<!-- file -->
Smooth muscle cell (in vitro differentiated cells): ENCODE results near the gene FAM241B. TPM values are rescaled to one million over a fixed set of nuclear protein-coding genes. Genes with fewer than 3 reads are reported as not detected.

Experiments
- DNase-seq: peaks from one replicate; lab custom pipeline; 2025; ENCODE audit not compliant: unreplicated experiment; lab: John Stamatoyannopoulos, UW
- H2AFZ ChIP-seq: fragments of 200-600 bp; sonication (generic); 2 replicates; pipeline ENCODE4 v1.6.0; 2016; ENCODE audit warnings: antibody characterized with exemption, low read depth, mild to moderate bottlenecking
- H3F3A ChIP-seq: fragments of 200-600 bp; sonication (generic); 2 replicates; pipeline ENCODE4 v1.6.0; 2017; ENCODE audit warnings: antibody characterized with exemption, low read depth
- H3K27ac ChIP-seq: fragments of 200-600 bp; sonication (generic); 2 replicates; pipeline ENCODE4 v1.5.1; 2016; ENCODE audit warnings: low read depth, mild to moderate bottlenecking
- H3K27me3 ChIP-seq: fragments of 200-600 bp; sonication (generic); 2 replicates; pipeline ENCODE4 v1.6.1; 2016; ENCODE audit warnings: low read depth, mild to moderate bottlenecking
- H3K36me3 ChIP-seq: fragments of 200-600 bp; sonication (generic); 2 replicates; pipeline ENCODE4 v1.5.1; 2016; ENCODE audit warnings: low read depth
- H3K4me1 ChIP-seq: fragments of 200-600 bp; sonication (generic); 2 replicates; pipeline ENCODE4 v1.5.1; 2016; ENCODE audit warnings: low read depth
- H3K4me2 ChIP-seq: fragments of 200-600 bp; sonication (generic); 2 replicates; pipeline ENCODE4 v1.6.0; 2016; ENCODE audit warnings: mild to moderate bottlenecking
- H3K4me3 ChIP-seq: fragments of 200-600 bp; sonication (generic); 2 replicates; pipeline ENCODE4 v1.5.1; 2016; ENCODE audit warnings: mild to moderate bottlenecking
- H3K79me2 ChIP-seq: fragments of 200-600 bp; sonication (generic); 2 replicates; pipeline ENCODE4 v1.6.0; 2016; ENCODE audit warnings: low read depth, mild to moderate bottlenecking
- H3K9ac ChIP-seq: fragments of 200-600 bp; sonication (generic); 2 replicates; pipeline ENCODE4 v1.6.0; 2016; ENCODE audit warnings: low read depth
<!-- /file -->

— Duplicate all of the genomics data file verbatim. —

Smooth muscle cell (in vitro differentiated cells): ENCODE results near the gene FAM241B. TPM values are rescaled to one million over a fixed set of nuclear protein-coding genes. Genes with fewer than 3 reads are reported as not detected.

Experiments
- DNase-seq: peaks from one replicate; lab custom pipeline; 2025; ENCODE audit not compliant: unreplicated experiment; lab: John Stamatoyannopoulos, UW
- H2AFZ ChIP-seq: fragments of 200-600 bp; sonication (generic); 2 replicates; pipeline ENCODE4 v1.6.0; 2016; ENCODE audit warnings: antibody characterized with exemption, low read depth, mild to moderate bottlenecking
- H3F3A ChIP-seq: fragments of 200-600 bp; sonication (generic); 2 replicates; pipeline ENCODE4 v1.6.0; 2017; ENCODE audit warnings: antibody characterized with exemption, low read depth
- H3K27ac ChIP-seq: fragments of 200-600 bp; sonication (generic); 2 replicates; pipeline ENCODE4 v1.5.1; 2016; ENCODE audit warnings: low read depth, mild to moderate bottlenecking
- H3K27me3 ChIP-seq: fragments of 200-600 bp; sonication (generic); 2 replicates; pipeline ENCODE4 v1.6.1; 2016; ENCODE audit warnings: low read depth, mild to moderate bottlenecking
- H3K36me3 ChIP-seq: fragments of 200-600 bp; sonication (generic); 2 replicates; pipeline ENCODE4 v1.5.1; 2016; ENCODE audit warnings: low read depth
- H3K4me1 ChIP-seq: fragments of 200-600 bp; sonication (generic); 2 replicates; pipeline ENCODE4 v1.5.1; 2016; ENCODE audit warnings: low read depth
- H3K4me2 ChIP-seq: fragments of 200-600 bp; sonication (generic); 2 replicates; pipeline ENCODE4 v1.6.0; 2016; ENCODE audit warnings: mild to moderate bottlenecking
- H3K4me3 ChIP-seq: fragments of 200-600 bp; sonication (generic); 2 replicates; pipeline ENCODE4 v1.5.1; 2016; ENCODE audit warnings: mild to moderate bottlenecking
- H3K79me2 ChIP-seq: fragments of 200-600 bp; sonication (generic); 2 replicates; pipeline ENCODE4 v1.6.0; 2016; ENCODE audit warnings: low read depth, mild to moderate bottlenecking
- H3K9ac ChIP-seq: fragments of 200-600 bp; sonication (generic); 2 replicates; pipeline ENCODE4 v1.6.0; 2016; ENCODE audit warnings: low read depth